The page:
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John Deere 50V Repair Tips

Jeff Schmitz

Jeff Schmitz

New Member
Joined
Oct 10, 2017
Messages
1
Location
Alaska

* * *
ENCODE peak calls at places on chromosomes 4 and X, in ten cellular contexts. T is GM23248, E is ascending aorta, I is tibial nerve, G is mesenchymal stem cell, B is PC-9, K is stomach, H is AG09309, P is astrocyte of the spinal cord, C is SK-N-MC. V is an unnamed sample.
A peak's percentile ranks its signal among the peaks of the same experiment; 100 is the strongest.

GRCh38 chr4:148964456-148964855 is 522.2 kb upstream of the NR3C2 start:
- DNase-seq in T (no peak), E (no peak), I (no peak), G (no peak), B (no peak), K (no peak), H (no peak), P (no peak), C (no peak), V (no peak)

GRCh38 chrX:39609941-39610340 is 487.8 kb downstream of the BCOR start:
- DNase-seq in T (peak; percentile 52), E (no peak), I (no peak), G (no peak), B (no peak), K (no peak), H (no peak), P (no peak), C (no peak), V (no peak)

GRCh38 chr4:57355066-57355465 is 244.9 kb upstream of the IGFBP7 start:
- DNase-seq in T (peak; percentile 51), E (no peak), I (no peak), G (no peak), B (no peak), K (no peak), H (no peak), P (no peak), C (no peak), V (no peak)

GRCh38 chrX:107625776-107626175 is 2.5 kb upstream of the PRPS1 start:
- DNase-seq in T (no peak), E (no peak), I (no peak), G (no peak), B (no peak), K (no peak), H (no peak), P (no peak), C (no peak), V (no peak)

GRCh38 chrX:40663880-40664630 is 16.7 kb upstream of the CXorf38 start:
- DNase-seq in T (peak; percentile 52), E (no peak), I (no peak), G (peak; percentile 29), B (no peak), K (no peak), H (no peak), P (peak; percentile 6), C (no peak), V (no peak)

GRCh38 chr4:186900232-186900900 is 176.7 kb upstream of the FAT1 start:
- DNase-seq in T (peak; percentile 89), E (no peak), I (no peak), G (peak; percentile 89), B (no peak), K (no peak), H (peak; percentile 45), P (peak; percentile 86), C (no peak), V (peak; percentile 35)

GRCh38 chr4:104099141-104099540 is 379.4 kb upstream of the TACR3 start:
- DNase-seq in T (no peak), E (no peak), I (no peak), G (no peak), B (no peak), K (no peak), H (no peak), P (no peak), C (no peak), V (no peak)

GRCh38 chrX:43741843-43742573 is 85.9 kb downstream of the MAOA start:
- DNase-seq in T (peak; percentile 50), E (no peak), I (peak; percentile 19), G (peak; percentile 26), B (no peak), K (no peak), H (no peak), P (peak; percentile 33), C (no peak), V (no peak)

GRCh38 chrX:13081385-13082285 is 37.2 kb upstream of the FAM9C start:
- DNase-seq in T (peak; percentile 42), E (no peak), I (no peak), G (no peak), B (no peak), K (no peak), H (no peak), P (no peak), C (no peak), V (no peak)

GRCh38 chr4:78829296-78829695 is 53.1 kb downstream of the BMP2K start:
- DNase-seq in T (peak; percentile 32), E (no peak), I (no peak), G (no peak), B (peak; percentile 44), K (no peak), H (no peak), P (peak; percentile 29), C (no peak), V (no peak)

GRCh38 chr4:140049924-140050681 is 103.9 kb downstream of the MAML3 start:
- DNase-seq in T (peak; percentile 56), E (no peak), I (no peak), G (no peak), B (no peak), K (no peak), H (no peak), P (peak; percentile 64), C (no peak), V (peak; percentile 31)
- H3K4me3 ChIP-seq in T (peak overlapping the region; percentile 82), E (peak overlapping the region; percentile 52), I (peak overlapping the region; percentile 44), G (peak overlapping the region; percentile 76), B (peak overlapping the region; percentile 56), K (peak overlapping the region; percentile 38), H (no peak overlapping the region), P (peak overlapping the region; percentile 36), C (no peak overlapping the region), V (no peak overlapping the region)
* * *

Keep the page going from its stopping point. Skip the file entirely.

I have an old 1990s John Deer 50V made by Kioritz in Japan. We've had it since new at a family cabin in Alaska. Relatively heavy but runs fine and has a lot of nice touches - adjustable auto oiling with manual supplement, adjustable idle knob, trigger fast idle are the biggies. I did three repairs recently, kicked off by the first. In cleaning out sawdust, etc from the clutch area I discovered that the forward bar stud was stripped. The clue was when backing off the lock nut the whole stud turned out! Cleaning the area showed up curly metal, threads from inside the block. Looked like it had never been properly seated at the factory. Rear stud OK. they are Metric, 8mm x 1.25 thread pitch. Once I got to looking deeper into the stud pocked I could see unused threads further in but the factory studs were half an inch short of picking them up. Ultimate solution so far, time will tell if durable was this. Drilled out the pocket to ~5/16, be careful not to go through the casting into the crankcase! Use the good pocket as a depth gauge. I ran a 3/8 x 16 tap down the hole for grip purposes of the JB Weld (long cure, not fast) I used to epoxy a new stud in. Elected to stay with metric, no reason a 5/16 X 18 or so SAE could not be used but both studs would have to be converted. Cleaned out the drilled pocket with brake cleaner to degrease/dechip it. I had ~ a 150 mm piece of 8x1.25 allthread, cut it into a pair of ~50 mm total length studs. The cut ends go in the pocket, the "clean" ends are on the outside for easy nut installation. Seated the "good" pocket replacement stud using twoblocked nuts being careful not to over torque it into the case. Mixed the JB weld and lightly coated the "threads" of the injured pocket and the replacement stud and seated to depth. Make a trial dry run and mark the stud with a felt tip at flush level to make sure JB weld is not filling the very bottom of the pocket. Allow to set for at least 25 hours, I set mine for over 30 while I worked the other problems. Now. There is considerable slop in the bar slot even with the original studs, the all-thread doesn't help this. If you can lay your hands on decent length studs it might be a better way to go but still doesn't really address the slop problem Most saws are this way but in this case it aggravated the existing weakness by requiring a LOT of torque to lock the blade at the proper tension setting and the front stud takes the worst of the beating. Hence the failure here. So far a success, it takes good torque although I have not put the Magilla on it! As a bonus I I had the rubble from a Stihl 024 which uses the same 8x1.25 thread but a much larger nut size that happens to be - wait for it....the same as the Plug for the JD! One scrench now fits both the plug AND the bar nuts! Bonus! And I can put the original JD nut (13 mm/1/2 inch wrench) in my field kit and have spares if I lose one or both Stihl nuts. An alternate fix would be to Helicoil the studs, both SAE or Metric would probably work, there looks to be enough "meat" in the bosses to tolerate this. Spendy fix, Helicoil kits are not cheap and a tap is needed. I would use a "bottoming" tap for this as max thread engagement is crucial.